SC: I would love to see a “choose you own ensemble” scenario. Complete user control over the music engine itself. With VR, you might have the flexibility to place your chosen instruments in the world, add effects, who knows! The act of listening to music can be so much more with this technology. I know for a fact record labels are working on similar ideas for albums and artists currently. These next few years will be very exciting in the world of music and game music within VR.

 

JB: Do you feel video game music is held back still by anything?

SC: Only our imaginations. At this point I see no difference between the production quality of the biggest games compared to the biggest films. My kid and I just finished Uncharted 4 last night and Henry Jackman’s score totally knocked me out, Niagara Falls. I forgot to mention Uncharted 4 in the previous question. The emotional content and gameplay was supported perfectly by the music, just like his best film scores. If anything, film music is held back because of the static medium. Game music can be ever changing, evolving with the action taking place and there’s no longer a limit on how ‘big’ the music can be for a game. Kudos to Sony and Naughty Dog for the most amazing implementation of game music I’ve ever seen or heard.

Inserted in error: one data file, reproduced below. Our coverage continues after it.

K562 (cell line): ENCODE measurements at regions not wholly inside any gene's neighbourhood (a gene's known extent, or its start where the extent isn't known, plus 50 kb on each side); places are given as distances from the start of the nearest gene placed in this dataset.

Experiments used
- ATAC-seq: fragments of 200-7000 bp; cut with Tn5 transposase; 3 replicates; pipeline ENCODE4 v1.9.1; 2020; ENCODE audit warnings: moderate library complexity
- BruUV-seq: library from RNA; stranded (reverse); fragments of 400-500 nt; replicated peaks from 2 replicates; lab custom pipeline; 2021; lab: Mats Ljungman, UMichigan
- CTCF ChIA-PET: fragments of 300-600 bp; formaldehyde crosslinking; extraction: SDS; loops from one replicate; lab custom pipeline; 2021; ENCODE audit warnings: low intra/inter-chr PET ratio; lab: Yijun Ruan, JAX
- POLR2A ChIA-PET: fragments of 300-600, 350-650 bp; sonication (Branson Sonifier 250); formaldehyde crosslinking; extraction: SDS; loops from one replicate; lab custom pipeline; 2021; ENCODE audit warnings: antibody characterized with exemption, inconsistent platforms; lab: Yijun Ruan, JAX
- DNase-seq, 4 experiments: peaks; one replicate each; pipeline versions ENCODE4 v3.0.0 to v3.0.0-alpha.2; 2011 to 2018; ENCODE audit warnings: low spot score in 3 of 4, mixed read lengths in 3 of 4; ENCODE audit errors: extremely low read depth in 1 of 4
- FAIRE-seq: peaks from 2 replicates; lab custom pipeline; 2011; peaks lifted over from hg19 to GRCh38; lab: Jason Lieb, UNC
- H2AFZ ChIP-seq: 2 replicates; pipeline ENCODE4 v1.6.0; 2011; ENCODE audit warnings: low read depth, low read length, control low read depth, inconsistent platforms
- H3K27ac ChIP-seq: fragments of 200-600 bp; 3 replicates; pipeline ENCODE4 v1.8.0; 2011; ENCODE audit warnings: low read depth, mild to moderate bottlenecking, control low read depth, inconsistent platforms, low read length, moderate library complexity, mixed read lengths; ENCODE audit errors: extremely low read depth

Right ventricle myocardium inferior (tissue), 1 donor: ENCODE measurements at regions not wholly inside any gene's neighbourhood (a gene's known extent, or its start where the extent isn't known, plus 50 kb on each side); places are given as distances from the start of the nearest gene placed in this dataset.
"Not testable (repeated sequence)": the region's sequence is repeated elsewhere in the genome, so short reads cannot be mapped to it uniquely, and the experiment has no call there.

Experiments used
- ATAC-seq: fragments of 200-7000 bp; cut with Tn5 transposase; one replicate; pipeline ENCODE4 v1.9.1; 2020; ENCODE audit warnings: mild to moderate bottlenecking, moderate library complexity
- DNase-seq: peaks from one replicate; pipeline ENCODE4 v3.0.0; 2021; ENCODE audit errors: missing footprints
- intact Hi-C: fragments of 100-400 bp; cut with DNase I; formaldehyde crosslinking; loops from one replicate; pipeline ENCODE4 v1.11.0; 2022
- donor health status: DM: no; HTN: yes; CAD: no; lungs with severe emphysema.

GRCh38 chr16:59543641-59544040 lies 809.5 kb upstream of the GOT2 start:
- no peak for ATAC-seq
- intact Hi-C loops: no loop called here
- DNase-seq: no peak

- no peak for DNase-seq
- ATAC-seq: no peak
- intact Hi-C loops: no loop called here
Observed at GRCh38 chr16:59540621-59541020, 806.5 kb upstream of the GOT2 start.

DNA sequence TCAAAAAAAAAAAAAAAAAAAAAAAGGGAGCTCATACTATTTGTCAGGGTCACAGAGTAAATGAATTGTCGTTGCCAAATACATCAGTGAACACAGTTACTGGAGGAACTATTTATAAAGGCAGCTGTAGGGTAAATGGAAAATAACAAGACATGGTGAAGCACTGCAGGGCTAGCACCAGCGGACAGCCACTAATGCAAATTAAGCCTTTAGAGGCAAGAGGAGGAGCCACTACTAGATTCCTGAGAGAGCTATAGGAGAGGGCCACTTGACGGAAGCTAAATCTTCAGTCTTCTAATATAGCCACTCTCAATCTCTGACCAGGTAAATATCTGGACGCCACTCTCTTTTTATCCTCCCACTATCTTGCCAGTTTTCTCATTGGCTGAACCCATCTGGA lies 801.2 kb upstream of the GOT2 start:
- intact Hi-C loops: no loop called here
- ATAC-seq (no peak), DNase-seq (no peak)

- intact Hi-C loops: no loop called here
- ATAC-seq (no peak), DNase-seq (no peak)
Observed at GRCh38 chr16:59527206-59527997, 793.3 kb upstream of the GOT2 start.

JB: What are the challenges of composing for a game that is in VR?

SC: The biggest challenge is immersion, or keeping the player immersed in the VR world. There seems to be two schools of thought in terms of sound and music within VR: The first is Full Immersion, where the space and reality is represented as accurately as possible using sound effects only. And if there is music, it is source music, meaning it is coming from within the world itself. The other approach treats audio and music closer to a cinematic experience or even hyper-cinematic, almost like a theme park ride. We were always walking that fine line. When my writing partner, Danny McIntyre, and I realized that VR experiences (including Farpoint) are closer to a theme park attraction than a standard game, we found our stride and the music cues started clicking into place.

 

JB: Does the game being in VR change the way you go about composing?

 

SC: In terms of writing themes and cues, not so much. In terms of the sound palette and instrumentation, very much so. The way the instruments interacted with the space is very important. We tried to keep the score very wide and reverberant as if it was a part of the background ambience, which it almost is at times. We found that less could be more in terms of ensemble size even though some of the cues are very thick.

 

JB: Do you feel that VR offers new ways to experience the music?